CAIR packages

Islam | Muslim public-relations group takes its case to America's libraries

Issue: "The Bush mandate," Nov. 16, 2002

Imagine airport security pulling aside an Arab man for a random search before allowing him to board a plane. The Council on American Islamic Relations (CAIR) would want to know; it might be "passenger profiling." It also might be a hate crime, for which CAIR provides a handy, downloadable "incident report" that might result in a news conference, public protest, or indignant statement from "community leaders." CAIR keeps careful track of these incidents (and others) and adds them to its lengthening bar graph: 191 since last 9/11.

Hit the CAIR website-"faith in action"-and view a class-action discrimination lawsuit against America Online or find a "Mosque Safety Checklist" and "Ramadan Publicity Resource Kit," which provides a word-for-word script designed to persuade newspaper editors to write about the Islamic holiday. CAIR also specializes in spamming daily alerts containing hot rhetoric against conservatives and evangelicals-Jerry Falwell and Franklin Graham are frequent targets-complete with the occasional "INCITEMENT WATCH" or discovery of a "Muslim Rodney King," the police-beating victim whose case sparked the deadly Los Angeles riots.

Now CAIR is taking its public-relations battle to American libraries. A $150 donation to its Library Project will send an 18-item package of books and multimedia materials to the library of the donor's choice. CAIR hopes to place a package in each of the country's 17,000 libraries by next fall, expanding a similar program by its southern California branch that put Islamic materials in 166 libraries last year. As of last week, nearly 1,400 packages were on their way. CAIR declined WORLD's request to release a list of sponsored libraries.

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"If we can provide books that give a fair, accurate, and objective perspective on Islam, then we can do a lot to dispel any myths or stereotypes," said Hodan Hassan, communications coordinator for CAIR's national headquarters in Washington.

WORLD examined 12 of the books on the list. Robert Spencer, author of Islam Unveiled, analyzed five of them. They do not, he said, offer the whole truth about Islam. Silent No More: Confronting America's False Images of Islam, by former congressman Paul Findley, frequently quotes Abdurahman Alamoudi as an "early pioneer in Muslim political activism" but quotes none of his statements supporting terrorist groups. In October 2000, Mr. Alamoudi told 3,000 Muslim supporters in Washington's Lafayette Park, "We are all supporters of Hamas [and] I am also a supporter of Hezbollah." Said Mr. Spencer: "Alamoudi's inclusion in this book as a normal guy and a good American is a sign of the blinders people have on."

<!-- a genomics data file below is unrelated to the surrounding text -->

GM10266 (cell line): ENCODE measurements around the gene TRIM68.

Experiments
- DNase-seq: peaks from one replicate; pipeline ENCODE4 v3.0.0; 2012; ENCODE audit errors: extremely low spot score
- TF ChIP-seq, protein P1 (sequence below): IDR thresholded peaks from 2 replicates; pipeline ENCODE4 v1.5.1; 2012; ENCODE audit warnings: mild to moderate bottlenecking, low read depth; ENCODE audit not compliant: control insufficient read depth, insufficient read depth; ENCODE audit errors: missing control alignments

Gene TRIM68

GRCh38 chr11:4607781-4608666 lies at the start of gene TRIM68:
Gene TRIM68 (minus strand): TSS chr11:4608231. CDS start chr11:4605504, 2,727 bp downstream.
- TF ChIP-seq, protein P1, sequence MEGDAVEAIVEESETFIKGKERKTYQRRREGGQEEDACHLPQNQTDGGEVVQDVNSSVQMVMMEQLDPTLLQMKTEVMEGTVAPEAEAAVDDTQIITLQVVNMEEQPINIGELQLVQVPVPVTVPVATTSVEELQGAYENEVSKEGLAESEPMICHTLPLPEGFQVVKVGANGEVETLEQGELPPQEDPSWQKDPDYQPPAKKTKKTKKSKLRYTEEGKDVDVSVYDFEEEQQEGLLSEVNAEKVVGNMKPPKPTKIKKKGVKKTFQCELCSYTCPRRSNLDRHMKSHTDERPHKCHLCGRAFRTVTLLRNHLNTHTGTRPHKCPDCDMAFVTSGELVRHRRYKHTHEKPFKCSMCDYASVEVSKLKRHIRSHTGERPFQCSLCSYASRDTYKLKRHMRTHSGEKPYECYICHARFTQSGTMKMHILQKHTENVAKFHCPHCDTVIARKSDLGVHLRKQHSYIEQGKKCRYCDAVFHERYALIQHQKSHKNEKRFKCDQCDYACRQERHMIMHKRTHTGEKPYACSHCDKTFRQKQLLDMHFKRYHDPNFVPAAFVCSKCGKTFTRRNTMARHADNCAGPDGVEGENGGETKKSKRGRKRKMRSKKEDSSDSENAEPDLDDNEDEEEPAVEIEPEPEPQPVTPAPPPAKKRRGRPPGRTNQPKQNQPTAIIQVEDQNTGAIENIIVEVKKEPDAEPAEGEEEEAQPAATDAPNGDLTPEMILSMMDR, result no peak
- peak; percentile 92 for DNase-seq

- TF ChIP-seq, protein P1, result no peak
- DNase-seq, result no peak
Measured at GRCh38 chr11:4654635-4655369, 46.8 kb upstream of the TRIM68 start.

The Complete Idiot's Guide to Understanding Islam by Yahiya Emerick addresses wife abuse. The Koran says a husband should admonish his disobedient wife, refuse to share his bed with her, and then slap her. Mr. Emerick argues that Mohammed said it was only meant to be a gentle tap, but "the fact that it's allowed permits someone to do something quite brutal and say, 'It's only a tap,'" said Mr. Spencer.

John L. Esposito's The Islamic Threat: Myth or Reality? distinguishes between Islam, which supports peace, and Islamic "fundamentalism," which supports violence. "I'm sure that the great majority of Muslims want to live in peace," Mr. Spencer said. "But a fundamentalist is supposed to be somebody who takes all aspects of his religion seriously." The fundamentalist who strictly follows the Koran therefore supports violence.

While some of the books WORLD examined acknowledge that not all Muslims are peaceful, none concedes that there is a basis for violence in the Koran. Norm Geisler, co-author of Answering Islam and president of Southern Evangelical Seminary, said early verses promoting peace are overruled by later verses advocating violence against non-Muslims.

"The history of Islam shows that almost wherever it takes over, it does so by the sword," he said. "To say that it's a religion of peace takes early verses in the Koran out of context. They have no basis for saying that Islam is a religion of peace from the example of their leader, from the Koran, and from their history."

Mr. Geisler said he encourages peace-loving Muslims, but they are losing the battle against their violent brothers. "Their condemnations are so weak and anemic," Mr. Geisler said. "We have to question whether this is a diplomatic effort to make Islam look better rather than telling the whole truth."

Making Islam look better is precisely CAIR's goal: "to promote a positive image of Islam and Muslims in America." Even on its website list of statements condemning the 9/11 attacks, CAIR concludes with a declaration by the group's Midwest communications director that has nothing to do with 9/11 and everything to do with positive image: "... Islam is the fastest growing religion in America and in the world. We are doctors, lawyers, engineers, mechanics, teachers, and store owners. We are your neighbors."


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